It’s a long road that leads from a 10-year-old’s pet succulent plant to winning a gold medal for a superb collection of cacti and succulents at the RHS Chelsea Flower Show, but it’s one that Daniel Jackson has trodden.
“My mother gave me my first succulent when I was a child and throughout my teens I added to my collection until I ran out of space indoors, and took over the first of several greenhouses,” he explains.
Today, a childhood hobby has turned into a passion, and Daniel has taken over National Collections of Haworthia, Gasteria and Astroloba, filling nine huge glasshouses at Ottershaw Cacti, a nursery that he and his wife, Joanne, have established. He still has his childhood succulent, although no-one has yet managed to identify it. His experience highlights a lack of awareness, even among expert gardeners, about the many species in this fascinating family.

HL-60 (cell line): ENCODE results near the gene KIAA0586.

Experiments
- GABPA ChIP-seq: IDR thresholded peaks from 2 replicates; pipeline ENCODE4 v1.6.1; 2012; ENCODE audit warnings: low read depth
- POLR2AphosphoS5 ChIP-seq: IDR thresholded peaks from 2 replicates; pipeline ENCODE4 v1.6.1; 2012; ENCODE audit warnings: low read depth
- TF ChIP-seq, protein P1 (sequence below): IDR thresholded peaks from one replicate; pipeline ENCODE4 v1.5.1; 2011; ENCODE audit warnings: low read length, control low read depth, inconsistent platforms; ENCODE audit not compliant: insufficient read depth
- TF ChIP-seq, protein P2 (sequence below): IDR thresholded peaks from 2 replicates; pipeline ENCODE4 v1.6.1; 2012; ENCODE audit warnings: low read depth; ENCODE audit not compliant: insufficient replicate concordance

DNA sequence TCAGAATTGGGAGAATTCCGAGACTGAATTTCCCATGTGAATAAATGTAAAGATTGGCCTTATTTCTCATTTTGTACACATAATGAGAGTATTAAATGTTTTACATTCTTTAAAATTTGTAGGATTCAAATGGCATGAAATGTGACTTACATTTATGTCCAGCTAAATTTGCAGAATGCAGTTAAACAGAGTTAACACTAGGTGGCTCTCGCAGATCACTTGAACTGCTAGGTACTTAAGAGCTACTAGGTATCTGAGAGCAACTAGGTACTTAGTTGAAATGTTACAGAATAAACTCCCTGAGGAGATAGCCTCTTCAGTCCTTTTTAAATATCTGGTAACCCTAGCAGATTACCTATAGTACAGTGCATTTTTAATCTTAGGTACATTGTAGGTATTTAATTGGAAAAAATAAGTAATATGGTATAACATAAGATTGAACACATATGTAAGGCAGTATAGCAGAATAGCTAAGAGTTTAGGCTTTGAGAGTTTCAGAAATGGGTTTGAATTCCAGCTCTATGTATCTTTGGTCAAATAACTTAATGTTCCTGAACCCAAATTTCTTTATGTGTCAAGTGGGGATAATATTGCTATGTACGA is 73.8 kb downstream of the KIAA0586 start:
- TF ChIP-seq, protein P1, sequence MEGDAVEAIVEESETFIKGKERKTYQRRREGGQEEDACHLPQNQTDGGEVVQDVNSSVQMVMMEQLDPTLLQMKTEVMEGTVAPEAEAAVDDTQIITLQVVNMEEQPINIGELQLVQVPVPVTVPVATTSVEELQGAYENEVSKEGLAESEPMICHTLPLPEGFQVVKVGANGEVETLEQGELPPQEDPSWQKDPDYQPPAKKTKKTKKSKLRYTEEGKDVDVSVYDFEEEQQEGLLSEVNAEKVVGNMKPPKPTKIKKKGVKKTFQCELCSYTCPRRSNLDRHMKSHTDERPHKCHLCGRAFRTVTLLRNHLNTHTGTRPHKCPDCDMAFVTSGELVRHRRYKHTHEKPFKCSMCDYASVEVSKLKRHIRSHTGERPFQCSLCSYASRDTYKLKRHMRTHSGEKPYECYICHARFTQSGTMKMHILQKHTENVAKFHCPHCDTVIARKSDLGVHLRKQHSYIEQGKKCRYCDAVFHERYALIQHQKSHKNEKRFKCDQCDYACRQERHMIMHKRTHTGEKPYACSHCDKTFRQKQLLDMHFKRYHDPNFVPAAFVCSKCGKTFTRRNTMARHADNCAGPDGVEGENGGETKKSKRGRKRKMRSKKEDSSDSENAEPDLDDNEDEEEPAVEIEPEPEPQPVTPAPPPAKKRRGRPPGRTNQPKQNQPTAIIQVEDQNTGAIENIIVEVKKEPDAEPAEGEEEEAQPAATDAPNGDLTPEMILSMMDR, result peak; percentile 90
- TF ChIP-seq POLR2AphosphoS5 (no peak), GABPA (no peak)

“All too often, anything with fleshy leaves is dismissed as a succulent and, if it’s prickly, then it must be a cactus,” he adds.
There is, however, a clear distinction. Succulents are plants that store water in their tissues, developing thick fleshy leaves that, if cut open, have a juicyness akin to grapes. Cacti are a type of succulent, differentiated by the swollen stems that store water, while the leaves are in the form of spines, so heavily modified as to be unrecognisable.
Many succulents originate from inhospitable areas with a low rainfall, having adapted to the conditions by growing slowly and conserving sufficient moisture - in either fleshy